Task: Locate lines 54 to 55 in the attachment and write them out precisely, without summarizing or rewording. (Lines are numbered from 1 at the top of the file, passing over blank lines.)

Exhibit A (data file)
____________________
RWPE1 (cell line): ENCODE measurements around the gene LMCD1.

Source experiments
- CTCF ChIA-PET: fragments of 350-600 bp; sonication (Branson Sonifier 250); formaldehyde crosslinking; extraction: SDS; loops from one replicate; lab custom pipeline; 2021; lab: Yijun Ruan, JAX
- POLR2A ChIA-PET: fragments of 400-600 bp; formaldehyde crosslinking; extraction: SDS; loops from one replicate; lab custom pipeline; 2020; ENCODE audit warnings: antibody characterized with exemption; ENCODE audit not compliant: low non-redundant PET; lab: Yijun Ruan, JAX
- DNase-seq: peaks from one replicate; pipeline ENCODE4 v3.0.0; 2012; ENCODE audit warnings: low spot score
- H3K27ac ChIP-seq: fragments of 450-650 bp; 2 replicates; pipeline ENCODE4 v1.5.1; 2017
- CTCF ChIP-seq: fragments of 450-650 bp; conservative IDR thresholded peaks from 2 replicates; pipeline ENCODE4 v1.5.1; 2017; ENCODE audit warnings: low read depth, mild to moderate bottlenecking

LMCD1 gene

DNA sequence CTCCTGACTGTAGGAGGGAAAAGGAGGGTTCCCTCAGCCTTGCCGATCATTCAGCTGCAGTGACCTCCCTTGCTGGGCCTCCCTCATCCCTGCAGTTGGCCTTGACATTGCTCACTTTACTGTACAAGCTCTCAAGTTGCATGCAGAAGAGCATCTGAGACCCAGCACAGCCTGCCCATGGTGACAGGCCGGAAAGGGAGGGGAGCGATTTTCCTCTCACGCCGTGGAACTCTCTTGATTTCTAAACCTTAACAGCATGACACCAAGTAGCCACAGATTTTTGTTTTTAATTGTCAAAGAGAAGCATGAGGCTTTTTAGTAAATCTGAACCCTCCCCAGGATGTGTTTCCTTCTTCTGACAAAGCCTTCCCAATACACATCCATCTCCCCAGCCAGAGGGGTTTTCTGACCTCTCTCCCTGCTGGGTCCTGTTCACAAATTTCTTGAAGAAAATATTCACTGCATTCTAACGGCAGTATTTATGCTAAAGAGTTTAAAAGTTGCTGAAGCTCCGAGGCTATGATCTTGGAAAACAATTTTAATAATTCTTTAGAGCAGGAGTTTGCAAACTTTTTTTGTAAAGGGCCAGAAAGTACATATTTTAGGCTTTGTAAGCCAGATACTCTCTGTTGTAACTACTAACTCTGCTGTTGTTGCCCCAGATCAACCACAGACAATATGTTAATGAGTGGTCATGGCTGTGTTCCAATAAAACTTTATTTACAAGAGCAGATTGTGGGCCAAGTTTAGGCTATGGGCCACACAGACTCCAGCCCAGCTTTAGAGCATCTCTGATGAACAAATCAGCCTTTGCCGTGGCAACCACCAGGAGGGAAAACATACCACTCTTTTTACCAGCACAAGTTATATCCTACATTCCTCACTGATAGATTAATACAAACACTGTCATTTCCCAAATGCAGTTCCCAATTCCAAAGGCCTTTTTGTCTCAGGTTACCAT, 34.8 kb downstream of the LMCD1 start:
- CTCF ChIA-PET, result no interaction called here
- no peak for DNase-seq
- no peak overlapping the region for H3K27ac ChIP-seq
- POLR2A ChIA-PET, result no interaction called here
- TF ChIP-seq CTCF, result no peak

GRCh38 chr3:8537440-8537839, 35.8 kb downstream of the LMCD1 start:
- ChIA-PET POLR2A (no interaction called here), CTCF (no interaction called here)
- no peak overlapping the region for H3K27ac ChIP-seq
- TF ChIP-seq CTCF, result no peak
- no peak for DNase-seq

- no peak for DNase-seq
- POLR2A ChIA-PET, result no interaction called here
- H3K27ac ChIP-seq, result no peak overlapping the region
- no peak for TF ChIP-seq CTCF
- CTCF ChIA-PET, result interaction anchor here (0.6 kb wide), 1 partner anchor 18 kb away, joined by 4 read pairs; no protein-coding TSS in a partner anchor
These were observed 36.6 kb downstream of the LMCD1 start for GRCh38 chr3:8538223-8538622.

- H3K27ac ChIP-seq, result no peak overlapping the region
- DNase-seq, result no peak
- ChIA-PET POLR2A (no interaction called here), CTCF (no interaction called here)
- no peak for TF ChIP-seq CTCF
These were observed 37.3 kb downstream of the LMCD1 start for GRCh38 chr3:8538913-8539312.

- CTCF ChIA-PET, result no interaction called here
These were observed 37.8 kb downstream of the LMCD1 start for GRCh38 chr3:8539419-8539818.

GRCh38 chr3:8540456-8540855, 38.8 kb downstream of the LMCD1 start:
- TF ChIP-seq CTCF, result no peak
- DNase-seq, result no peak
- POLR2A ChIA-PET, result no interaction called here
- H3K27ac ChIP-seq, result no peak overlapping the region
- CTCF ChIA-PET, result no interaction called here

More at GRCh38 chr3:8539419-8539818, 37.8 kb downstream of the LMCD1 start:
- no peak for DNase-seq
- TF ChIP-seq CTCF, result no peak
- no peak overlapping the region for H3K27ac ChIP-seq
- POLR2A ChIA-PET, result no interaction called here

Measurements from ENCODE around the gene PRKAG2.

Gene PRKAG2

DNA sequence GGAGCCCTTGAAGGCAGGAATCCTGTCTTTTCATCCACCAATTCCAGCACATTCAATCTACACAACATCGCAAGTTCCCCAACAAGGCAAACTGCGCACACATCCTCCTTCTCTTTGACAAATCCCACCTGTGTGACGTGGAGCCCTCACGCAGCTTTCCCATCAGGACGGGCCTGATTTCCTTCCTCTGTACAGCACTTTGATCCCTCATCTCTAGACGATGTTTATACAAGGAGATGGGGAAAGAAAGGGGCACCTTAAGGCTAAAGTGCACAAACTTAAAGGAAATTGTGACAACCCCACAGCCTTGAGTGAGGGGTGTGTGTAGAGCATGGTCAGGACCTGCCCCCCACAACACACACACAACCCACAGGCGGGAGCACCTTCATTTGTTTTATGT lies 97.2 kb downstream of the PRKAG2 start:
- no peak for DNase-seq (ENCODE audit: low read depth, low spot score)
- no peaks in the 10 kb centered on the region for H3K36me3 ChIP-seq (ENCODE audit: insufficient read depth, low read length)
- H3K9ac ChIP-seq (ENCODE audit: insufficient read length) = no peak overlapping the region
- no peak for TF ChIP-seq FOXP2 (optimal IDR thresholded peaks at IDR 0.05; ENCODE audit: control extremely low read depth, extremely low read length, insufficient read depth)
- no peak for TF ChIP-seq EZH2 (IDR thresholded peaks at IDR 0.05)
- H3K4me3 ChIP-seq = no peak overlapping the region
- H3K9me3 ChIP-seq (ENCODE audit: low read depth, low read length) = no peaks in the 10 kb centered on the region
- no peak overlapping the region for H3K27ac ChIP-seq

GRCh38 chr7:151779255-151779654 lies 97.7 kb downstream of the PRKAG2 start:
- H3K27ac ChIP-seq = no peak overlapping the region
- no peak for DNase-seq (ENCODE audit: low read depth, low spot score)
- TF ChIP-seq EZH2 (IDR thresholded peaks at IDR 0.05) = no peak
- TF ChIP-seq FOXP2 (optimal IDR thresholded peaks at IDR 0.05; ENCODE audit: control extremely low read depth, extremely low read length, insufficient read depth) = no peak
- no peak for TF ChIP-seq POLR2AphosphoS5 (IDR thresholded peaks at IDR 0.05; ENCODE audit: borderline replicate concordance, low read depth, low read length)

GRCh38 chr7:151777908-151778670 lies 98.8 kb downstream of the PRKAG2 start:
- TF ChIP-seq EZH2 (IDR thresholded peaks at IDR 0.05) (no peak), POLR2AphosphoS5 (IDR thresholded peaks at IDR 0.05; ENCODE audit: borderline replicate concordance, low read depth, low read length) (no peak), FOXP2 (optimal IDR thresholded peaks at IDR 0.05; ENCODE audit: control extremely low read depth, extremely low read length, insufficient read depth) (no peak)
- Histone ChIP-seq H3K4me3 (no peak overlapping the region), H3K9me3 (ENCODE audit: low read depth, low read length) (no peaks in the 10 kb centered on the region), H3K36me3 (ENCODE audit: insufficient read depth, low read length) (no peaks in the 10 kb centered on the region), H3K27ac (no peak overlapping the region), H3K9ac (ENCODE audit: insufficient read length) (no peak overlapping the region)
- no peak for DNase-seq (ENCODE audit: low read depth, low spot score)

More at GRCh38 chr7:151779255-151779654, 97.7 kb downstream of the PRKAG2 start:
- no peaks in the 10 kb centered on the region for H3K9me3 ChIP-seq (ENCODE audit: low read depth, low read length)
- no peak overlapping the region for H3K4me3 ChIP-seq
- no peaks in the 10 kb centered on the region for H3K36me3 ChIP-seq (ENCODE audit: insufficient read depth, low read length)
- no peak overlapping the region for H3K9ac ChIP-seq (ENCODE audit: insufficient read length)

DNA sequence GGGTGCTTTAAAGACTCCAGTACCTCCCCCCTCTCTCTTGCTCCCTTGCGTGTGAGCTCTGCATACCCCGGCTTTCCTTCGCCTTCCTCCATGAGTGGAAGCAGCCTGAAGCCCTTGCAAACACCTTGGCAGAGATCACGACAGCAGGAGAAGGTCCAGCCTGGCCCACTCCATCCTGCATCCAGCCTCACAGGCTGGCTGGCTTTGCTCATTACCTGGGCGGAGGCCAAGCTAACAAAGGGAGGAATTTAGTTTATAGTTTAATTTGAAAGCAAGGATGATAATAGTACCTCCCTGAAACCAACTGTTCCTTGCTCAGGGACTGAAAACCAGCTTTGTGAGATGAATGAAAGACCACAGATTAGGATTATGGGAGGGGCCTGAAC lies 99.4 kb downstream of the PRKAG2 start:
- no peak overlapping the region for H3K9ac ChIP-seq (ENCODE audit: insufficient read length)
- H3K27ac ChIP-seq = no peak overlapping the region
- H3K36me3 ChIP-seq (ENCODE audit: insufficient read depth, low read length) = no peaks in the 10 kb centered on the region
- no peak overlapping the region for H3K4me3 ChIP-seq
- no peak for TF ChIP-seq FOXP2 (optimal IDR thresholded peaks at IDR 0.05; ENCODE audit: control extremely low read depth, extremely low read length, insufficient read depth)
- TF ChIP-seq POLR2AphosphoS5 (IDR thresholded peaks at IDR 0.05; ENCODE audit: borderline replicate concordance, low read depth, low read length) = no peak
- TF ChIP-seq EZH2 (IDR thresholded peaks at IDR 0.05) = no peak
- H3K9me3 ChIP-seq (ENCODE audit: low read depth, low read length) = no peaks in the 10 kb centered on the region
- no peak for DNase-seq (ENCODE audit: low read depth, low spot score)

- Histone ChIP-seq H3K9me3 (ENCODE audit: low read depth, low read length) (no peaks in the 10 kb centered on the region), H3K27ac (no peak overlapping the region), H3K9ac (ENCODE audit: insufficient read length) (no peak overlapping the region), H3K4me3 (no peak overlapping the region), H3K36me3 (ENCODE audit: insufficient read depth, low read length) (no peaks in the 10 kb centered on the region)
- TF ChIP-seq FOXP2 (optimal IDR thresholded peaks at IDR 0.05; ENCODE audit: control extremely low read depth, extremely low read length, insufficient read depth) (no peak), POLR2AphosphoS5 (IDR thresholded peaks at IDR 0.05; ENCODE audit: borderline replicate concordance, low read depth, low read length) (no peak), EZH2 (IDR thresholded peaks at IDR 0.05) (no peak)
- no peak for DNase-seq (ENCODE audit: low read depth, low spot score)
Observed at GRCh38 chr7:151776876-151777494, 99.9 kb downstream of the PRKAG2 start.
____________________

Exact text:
- no peak overlapping the region for H3K27ac ChIP-seq

GRCh38 chr7:151779255-151779654 lies 97.7 kb downstream of the PRKAG2 start: